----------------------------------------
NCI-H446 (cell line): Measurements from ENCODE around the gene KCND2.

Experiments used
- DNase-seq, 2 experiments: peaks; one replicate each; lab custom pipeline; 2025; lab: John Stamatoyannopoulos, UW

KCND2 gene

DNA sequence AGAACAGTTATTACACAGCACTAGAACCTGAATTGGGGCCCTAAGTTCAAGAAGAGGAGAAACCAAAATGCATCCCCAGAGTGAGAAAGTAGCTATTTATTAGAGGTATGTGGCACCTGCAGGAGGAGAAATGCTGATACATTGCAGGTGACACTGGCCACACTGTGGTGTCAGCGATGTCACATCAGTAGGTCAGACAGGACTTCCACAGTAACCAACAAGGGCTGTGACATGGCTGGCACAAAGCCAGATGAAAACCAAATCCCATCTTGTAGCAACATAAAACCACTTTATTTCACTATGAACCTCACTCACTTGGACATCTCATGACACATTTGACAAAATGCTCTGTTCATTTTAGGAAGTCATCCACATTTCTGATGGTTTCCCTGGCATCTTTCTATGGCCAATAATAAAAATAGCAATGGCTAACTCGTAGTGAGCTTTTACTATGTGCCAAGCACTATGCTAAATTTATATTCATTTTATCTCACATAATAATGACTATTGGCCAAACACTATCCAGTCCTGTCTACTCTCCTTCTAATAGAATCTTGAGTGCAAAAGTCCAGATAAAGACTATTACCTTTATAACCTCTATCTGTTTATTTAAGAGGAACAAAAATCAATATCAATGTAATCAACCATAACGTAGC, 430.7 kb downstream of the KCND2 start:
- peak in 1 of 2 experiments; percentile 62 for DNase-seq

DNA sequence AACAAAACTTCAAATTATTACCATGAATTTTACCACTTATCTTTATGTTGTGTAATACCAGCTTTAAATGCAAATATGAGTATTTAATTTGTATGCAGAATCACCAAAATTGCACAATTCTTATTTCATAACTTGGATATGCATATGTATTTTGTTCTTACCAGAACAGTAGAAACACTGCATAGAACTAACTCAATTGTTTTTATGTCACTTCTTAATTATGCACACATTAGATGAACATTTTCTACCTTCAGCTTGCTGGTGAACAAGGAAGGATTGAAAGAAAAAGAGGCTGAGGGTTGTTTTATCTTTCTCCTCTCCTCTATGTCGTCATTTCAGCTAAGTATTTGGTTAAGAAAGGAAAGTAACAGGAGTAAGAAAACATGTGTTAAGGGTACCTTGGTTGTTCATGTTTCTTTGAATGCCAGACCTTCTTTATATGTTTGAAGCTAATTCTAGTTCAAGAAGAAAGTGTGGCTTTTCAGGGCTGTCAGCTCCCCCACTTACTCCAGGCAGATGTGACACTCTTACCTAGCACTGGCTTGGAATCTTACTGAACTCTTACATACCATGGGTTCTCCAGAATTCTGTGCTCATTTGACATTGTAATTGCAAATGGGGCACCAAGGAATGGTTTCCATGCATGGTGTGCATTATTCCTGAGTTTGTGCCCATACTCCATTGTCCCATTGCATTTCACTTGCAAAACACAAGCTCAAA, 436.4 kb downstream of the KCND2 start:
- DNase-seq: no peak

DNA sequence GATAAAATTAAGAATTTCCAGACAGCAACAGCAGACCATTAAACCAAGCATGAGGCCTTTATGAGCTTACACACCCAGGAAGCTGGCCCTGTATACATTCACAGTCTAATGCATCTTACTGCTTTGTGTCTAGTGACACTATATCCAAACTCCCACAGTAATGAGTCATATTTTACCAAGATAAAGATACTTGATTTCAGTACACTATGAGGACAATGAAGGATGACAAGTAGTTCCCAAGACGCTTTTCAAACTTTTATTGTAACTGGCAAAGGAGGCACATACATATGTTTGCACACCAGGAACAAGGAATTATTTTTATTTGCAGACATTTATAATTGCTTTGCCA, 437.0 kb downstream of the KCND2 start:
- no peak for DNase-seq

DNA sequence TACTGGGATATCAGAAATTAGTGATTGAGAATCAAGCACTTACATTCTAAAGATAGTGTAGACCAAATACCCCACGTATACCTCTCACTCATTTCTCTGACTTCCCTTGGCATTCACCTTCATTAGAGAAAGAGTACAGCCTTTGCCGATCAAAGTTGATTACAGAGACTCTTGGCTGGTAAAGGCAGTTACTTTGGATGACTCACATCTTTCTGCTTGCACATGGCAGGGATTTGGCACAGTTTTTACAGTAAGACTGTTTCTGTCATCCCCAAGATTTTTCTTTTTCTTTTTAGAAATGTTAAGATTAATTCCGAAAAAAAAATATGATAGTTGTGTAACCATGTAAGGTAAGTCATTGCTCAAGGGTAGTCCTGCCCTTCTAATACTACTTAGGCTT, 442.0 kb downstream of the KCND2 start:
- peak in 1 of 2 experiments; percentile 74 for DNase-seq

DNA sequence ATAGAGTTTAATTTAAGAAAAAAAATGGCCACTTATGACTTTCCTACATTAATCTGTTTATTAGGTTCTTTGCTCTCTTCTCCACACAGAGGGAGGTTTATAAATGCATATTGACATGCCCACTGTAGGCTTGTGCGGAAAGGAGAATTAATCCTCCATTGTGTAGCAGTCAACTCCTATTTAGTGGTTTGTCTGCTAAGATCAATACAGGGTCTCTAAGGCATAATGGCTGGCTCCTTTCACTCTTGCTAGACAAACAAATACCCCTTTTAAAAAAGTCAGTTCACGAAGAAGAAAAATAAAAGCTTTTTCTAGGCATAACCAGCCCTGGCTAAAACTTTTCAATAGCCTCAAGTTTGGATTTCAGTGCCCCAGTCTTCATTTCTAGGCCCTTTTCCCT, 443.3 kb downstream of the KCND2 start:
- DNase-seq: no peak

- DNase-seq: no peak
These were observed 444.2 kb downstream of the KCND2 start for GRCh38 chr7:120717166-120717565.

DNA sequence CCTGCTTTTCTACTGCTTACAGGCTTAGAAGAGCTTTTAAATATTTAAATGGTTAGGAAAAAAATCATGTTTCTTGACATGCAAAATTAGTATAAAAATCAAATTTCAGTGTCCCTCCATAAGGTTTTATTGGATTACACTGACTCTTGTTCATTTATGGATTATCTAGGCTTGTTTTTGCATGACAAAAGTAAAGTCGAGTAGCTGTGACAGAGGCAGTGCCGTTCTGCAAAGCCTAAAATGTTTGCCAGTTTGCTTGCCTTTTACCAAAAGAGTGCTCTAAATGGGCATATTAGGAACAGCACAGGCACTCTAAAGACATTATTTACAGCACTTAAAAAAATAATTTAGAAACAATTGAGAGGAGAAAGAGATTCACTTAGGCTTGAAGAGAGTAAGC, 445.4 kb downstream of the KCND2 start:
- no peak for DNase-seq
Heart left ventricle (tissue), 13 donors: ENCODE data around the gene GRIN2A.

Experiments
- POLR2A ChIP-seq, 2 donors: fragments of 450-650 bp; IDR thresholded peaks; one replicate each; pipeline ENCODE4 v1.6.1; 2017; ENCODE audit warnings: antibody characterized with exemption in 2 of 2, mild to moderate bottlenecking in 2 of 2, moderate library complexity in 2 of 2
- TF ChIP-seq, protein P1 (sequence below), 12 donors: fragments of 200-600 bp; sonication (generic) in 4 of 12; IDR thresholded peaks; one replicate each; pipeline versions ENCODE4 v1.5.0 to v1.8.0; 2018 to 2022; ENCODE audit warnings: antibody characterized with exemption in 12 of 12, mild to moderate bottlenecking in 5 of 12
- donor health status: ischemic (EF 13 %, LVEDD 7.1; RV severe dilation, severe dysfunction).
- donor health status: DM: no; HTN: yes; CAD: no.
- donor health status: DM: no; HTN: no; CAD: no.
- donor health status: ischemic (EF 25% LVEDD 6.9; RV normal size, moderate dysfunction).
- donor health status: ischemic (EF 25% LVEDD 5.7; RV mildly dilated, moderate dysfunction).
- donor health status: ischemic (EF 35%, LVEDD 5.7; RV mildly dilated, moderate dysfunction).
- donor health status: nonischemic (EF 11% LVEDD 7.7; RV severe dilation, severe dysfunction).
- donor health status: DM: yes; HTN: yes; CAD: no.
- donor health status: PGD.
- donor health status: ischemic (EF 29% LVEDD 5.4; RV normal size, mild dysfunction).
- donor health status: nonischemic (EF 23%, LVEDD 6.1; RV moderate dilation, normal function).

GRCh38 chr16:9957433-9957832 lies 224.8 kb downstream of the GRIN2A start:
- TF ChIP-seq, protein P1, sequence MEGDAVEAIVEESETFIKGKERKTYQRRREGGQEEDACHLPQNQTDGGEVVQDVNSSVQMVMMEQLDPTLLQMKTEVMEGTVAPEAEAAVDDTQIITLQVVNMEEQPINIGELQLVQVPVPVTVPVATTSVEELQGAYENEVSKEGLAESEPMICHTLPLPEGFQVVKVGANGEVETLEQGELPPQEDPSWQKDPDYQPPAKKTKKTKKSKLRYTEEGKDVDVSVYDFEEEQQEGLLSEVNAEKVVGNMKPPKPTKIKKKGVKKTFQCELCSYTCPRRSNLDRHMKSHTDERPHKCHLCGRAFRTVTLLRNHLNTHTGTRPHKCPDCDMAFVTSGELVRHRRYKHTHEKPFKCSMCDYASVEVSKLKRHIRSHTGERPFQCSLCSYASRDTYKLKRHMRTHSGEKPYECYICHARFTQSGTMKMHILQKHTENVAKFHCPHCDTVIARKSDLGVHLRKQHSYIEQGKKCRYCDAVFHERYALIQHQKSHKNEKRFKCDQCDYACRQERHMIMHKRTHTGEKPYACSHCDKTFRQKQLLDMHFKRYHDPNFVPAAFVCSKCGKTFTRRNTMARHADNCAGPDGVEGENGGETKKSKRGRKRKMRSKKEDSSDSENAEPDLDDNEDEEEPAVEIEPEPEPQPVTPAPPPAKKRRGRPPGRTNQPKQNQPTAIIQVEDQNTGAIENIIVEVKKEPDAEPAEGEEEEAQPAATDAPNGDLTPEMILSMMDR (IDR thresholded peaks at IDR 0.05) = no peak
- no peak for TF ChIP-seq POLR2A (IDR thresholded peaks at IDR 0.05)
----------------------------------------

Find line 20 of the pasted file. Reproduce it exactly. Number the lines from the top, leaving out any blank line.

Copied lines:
Experiments